Wednesday, June 6, 2012

Transit of Venus ... Sort of

In my last post, I mentioned that my grandmother recently died. Now, before you think I've gone all lugubrious on you, hold up for just a moment as I want to tell you a story. It was the autumn of 2010 and my grandmother had taken very ill. While we later learn that she was suffering from low blood pressure due to a badly-prescribed blood thinner, her health and spirits dipped markedly. She was exhausted all the time, described her legs as "dead" and could barely take care of herself. To his credit, my father performed some heroic acts of piety in nursing her away from the brink. And, as he did so, my aunt suggested that I should try to write to my grandmother on a daily basis as a means of lifting her spirits.

My grandmother was something of a technophile; into her 90s, she checked her email avidly, streamed videos of political debates and wrote all of her commentaries on the little laptop she always had by her side. Thus, once "commissioned" by my aunt to do so, I began collecting stories, anecdotes and other bits of information that I could pass along to her in these daily emails. My grandmother took great interest in history, the natural world and occasions for indulging cruel delight—Schadenfreude—in my travails. I share the following story with you in her absence as she would have loved this.

I'm sure you saw the stories over the past couple days about the Transit of Venus, right? This is rare astronomical event in which Venus becomes visible passing across the face of the sun. It has only happened something like seven times since the invention of the telescope in the early seventeenth century. It prompted celebrated journeys to far-flung places in the 1760s as explorers like Capt. James Cook sought to bring back data on the time and phenomena of the Transit, which would help to establish the distance of the earth from Venus and the sun.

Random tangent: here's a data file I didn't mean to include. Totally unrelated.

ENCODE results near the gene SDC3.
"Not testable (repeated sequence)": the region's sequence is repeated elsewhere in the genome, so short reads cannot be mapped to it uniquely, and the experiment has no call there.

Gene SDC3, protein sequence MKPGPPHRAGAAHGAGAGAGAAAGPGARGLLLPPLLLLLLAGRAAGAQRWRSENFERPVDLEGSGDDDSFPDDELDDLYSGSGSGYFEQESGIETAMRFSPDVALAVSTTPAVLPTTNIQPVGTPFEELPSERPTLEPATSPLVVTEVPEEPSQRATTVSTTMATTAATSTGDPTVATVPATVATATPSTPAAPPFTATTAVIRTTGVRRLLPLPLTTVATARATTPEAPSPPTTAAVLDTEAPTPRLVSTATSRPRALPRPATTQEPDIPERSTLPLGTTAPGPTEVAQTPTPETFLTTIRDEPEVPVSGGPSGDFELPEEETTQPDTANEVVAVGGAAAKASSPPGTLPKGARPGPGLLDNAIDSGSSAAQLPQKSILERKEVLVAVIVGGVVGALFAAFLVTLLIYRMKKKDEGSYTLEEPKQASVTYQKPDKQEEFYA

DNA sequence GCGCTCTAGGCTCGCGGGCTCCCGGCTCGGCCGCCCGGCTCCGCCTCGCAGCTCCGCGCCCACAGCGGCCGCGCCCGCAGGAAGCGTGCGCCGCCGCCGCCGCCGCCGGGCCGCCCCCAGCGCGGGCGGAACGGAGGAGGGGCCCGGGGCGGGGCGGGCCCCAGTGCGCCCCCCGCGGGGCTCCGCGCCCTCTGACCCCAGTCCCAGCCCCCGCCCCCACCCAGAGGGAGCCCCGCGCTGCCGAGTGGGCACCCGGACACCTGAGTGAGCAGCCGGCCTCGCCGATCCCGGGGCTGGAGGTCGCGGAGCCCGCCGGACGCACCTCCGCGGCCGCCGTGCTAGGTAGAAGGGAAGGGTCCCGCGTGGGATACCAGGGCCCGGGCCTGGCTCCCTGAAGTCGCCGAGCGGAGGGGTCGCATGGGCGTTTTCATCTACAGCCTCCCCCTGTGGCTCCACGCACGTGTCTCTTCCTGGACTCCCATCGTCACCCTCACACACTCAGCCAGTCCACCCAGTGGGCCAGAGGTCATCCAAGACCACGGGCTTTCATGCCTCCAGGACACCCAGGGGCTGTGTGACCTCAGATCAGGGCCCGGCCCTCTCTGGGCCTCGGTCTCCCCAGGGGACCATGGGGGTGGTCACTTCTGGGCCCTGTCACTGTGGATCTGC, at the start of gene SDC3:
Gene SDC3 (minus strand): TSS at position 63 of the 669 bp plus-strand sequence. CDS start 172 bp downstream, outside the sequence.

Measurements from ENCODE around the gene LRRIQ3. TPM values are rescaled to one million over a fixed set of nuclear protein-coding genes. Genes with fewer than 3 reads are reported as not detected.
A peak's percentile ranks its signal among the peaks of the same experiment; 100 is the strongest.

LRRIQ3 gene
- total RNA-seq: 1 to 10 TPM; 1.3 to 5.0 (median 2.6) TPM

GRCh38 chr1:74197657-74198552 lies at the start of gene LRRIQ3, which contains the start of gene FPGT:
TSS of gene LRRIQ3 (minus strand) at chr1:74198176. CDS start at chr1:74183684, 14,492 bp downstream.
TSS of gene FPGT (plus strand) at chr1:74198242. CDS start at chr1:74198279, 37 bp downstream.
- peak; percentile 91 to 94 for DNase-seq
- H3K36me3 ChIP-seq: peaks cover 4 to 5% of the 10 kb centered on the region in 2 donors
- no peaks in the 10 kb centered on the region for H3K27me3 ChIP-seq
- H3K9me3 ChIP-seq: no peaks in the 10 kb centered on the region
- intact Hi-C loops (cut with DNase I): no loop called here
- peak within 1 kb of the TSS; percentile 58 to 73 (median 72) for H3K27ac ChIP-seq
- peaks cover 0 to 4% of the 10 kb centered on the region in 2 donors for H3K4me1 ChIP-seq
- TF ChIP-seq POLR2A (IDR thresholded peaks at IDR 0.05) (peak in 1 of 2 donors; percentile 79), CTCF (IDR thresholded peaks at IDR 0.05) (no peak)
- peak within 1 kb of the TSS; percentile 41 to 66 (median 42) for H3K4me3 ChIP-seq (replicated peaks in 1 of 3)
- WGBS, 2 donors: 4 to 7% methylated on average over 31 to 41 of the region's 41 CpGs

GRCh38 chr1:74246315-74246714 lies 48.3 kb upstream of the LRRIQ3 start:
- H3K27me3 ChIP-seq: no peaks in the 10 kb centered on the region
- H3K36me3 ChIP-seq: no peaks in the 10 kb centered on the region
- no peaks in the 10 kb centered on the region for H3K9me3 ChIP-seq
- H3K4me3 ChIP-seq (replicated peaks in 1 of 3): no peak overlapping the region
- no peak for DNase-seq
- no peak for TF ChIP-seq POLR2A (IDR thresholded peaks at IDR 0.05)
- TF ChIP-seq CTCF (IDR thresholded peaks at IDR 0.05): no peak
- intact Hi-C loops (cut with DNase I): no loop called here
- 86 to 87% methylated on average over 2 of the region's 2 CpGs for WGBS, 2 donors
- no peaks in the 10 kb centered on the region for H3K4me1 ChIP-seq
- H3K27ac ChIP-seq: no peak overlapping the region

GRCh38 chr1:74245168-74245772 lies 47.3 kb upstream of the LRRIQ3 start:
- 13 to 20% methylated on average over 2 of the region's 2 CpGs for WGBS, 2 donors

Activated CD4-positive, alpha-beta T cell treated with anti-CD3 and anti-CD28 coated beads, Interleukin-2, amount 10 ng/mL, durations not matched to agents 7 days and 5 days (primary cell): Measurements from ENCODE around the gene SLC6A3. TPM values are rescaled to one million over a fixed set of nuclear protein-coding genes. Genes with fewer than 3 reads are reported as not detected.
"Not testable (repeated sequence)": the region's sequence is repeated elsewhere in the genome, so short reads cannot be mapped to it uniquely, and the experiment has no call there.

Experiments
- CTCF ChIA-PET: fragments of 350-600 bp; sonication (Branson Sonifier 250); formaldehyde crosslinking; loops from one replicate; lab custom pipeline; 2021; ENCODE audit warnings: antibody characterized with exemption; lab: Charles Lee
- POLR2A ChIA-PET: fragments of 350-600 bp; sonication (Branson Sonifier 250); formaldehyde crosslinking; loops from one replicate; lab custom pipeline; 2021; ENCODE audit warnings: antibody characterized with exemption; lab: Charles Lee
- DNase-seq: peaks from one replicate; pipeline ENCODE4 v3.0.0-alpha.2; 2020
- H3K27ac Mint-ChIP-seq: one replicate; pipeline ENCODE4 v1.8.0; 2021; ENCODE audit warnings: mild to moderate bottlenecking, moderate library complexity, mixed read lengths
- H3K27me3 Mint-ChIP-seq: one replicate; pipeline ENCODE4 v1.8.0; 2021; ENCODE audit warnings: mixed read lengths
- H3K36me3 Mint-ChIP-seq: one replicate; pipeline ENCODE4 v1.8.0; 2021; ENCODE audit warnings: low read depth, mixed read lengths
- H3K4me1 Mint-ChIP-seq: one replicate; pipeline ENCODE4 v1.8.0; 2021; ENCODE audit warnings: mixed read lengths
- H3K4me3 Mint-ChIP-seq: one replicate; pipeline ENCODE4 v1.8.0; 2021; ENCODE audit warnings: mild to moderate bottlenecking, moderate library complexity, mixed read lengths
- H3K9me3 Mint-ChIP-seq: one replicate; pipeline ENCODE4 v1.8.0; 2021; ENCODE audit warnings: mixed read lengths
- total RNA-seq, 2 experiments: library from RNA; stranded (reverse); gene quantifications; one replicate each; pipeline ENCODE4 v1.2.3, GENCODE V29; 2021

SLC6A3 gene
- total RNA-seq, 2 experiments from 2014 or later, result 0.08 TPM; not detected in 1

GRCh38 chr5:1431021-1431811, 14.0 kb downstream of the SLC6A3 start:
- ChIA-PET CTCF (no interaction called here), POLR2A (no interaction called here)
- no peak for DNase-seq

So, when I got a call yesterday from a colleague asking if I would be interested in witnessing this event that will not happen for another century, I was delighted to join in. The conditions looked auspicious as we hiked up to the mountain-top campus of Université de Montréal.

We arrived at about 5 PM, a good hour before the Transit was to begin. We found the joint already jumping with amateur astronomers, curiosi and gawkers.
As you might imagine, some craft is needed to watch an event like the Transit. You can't just stare at the sun! So, we kitted ourselves out with the eclipse goggles that this dufus is wearing.
The proceedings were deemed worthy of television as the interview unfolding in the central foreground of this photograph suggests. And, indeed, all looked like it was going swimmingly on this beautiful, sunny day.

However, about fifteen minutes before the contact was to begin, a thick blanket of cloud rolled in from the northeast. It completely blocked out the sun for the next hour and a half as the wind swirled up and lightning cracked through the sky in the distance. As the sky blackened, we made a quick exit for the Metro around 7:30 PM having seen neither hide nor hair of the Transit. By the time I got out of the Metro, the rain was bucketing down and I got properly soaked as I ran home. I think I can hear my grandmother laughing as I write this. Oh well; I can try again in another hundred years or so.

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Just as a little post-script: you may be interested to know that I was later able to see the transit of Venus. Or, I was able to model it while making enchiladas where the boiling sauce became the sun and the cap for the soy sauce was Venus. Spectacular!

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